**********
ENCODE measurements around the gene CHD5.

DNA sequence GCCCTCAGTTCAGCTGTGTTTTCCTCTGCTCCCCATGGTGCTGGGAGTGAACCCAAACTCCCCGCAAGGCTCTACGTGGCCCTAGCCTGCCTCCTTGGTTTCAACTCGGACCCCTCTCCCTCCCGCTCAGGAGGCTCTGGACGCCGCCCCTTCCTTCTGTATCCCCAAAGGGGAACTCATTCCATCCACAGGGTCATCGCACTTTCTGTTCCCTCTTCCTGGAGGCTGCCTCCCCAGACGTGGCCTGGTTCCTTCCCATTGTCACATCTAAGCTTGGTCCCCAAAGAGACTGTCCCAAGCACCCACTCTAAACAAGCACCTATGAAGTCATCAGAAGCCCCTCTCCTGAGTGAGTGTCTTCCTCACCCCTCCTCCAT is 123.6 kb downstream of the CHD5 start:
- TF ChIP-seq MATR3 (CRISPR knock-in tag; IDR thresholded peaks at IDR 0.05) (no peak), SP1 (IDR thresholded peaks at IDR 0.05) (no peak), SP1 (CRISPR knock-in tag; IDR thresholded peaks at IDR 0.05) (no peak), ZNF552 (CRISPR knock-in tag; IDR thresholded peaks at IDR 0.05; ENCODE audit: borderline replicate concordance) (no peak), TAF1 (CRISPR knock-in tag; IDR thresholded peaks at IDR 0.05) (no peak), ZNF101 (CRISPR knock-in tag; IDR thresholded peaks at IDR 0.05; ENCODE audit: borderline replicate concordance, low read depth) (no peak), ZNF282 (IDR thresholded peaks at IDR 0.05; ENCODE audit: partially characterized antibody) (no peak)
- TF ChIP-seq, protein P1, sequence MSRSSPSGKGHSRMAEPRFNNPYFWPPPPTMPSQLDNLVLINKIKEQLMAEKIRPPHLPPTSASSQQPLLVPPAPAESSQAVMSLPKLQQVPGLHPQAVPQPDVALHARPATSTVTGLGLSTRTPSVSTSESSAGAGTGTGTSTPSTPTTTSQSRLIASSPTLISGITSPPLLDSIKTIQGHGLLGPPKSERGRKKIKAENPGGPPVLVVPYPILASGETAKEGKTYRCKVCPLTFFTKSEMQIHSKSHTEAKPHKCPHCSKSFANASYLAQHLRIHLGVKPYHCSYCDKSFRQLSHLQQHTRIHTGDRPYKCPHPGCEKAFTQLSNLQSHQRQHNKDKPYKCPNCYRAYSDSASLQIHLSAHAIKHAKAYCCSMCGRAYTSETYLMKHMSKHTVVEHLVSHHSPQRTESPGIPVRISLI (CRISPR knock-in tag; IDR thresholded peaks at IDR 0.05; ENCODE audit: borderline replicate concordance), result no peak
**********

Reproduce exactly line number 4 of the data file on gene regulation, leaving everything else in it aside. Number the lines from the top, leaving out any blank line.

- TF ChIP-seq, protein P1, sequence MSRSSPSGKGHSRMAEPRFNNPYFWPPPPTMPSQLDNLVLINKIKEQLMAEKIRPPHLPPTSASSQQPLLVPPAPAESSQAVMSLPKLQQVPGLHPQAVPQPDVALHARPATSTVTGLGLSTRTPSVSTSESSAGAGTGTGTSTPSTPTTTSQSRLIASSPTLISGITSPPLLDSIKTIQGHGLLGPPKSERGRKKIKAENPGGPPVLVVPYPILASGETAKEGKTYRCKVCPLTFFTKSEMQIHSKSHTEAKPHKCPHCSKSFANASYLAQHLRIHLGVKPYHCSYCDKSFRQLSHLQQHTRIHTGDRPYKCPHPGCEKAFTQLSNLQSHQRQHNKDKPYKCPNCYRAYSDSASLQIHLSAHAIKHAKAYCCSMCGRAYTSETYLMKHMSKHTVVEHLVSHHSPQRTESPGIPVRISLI (CRISPR knock-in tag; IDR thresholded peaks at IDR 0.05; ENCODE audit: borderline replicate concordance), result no peak